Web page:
Thursday, January 31, 2013
Is a Criminal Conviction Necessarily the Death Knell to a Naturalization Application?
One such requirement is that the applicant have five years of good moral character. By law, if a person has a criminal conviction for a crime involving moral turpitude (such as thefts, fraud and crimes of violence) in the five years preceding the naturalization application, then the applicant will not qualify for having five years of good moral character, and thus will not qualify for citizenship.
But, does that necessarily mean that every conviction for a crime involving moral turpitude in the past five years is the death knell for a citizenship application? Not necessarily. There is case law that says that when a person's conviction qualifies for the petty offense exception, then that person is not automatically disqualified for citizenship.
The petty offense exception holds that where the maximum possible sentence for a crime is one year in jail, and where the actual sentence is less than six months, then even if the conviction is for a crime involving moral turpitude, the applicant can still be considered for citizenship.
First, that means that if a permanent resident is charged with a crime involving moral turpitude, one of the goals of the criminal representation should be to reduce the charge to a misdemeanor, and seek an actual jail sentence of less than six months. For example, if a person were charged with larceny in Virginia, which is a felony, a possible strategy for the criminal defense attorney could be to negotiate a plea for petty larceny, which is a misdemeanor with a maximum possible sentence of one year, and seek less than six months in jail time. The defense attorney would need to keep in mind that the whole sentence is considered, even if most of it is suspended. Thus, if a person receives a sentence of 360 days, with 330 suspended, he would not qualify for the petty offense exception. But, if that same person receives a sentence of 175 days, with 145 suspended, then, even though the actual time spent in jail is the same, he would qualify for the petty offense exception.
Nonetheless, the conventional wisdom among immigration attorneys has been that even if the conviction qualifies for the petty offense exception, and thus does not automatically disqualify a person from having good moral character, the conviction can still be used by an adjudicator in weighing discretionary factors. Our advice has typically been to wait until five years after the conviction to apply for citizenship.
While past cases cannot predict future results, I have had some success in naturalization applications even when there has been a criminal conviction in the past five years. When faced with a client who has gone forward with a naturalization application despite the criminal conviction, the first step is to make sure that the conviction qualifies for the petty offense exception. Under the Supreme Court case of Padilla v. Kentucky, there is some avenue for an applicant to correct mistakes made by well-intentioned criminal defense attorneys who just did not understand immigration law. If the applicant is in a situation where the full jail sentence was for greater than six months, but most of it was suspended, it could be possible to go back and re-open the case to ask the court to reduce the full jail sentence to less than six months. To do this, first the conviction must be less than two years old. Then you have to work hard to convince the Commonwealth's Attorney and the Judge to go ahead with the plan. This is not always an easy task.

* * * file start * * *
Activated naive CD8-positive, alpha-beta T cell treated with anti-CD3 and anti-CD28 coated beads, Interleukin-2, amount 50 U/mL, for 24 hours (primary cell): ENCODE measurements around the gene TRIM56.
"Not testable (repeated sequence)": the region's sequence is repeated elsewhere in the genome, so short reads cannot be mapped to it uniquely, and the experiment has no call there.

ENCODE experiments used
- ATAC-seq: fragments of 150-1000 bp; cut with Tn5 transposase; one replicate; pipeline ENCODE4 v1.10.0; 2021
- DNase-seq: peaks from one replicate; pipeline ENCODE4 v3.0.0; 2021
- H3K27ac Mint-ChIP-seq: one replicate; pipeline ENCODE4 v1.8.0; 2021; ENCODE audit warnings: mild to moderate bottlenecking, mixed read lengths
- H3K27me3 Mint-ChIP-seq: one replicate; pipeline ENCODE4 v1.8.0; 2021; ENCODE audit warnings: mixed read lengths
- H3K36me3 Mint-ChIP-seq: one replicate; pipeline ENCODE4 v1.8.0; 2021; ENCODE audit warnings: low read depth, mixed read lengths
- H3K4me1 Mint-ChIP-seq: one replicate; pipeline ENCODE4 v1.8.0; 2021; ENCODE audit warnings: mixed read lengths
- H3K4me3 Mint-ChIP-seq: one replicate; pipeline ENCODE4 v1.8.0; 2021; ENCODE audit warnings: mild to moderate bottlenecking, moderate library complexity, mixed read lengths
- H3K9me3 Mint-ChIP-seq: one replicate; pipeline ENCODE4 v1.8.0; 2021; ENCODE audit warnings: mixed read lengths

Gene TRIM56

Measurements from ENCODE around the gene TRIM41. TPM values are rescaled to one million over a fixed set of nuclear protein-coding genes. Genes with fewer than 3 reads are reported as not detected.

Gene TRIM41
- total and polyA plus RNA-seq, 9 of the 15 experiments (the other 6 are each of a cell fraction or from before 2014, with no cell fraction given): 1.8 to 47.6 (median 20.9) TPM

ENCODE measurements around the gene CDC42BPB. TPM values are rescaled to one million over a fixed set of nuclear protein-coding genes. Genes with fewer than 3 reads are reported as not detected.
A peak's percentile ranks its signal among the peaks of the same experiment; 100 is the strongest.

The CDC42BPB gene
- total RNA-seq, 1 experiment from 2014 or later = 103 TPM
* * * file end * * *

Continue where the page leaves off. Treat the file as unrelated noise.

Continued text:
Once you are sure that the conviction qualifies for the petty offense exception, the next step is to build a record of good moral character. The applicant will need to show that the sentence was served, that all court costs were paid, that any restitution was paid, that any probation time was served, and that any required community service took place. To be safe, the applicant should do more than this. Affidavits and letters from friends, family, pastors, employers and community leaders, attesting to the applicant's good moral character will go a long way to convince the adjudicator that despite the mistake that led to the conviction, this is a person deserving of citizenship.
It must be emphasized that this course of action does not guarantee success. If you have an adjudicator who believes that the conviction itself, even though it is a petty offense, is sufficient in weighing the discretionary factors to deny citizenship, then you will be out of luck. There is an appeals process. But, it is extremely difficult, if not next to impossible, to overturn a discretionary call like that.
Citizenship applications should not be treated as simple, run of the mill proceedings. An applicant would be well-advised to consider how USCIS will analyze the application. It will likely make sense to consult an attorney first, and go over everything, from conviction records to how the applicant became a permanent resident in the first place, to make sure that the application will go smoothly.
By: William J. Kovatch, Jr.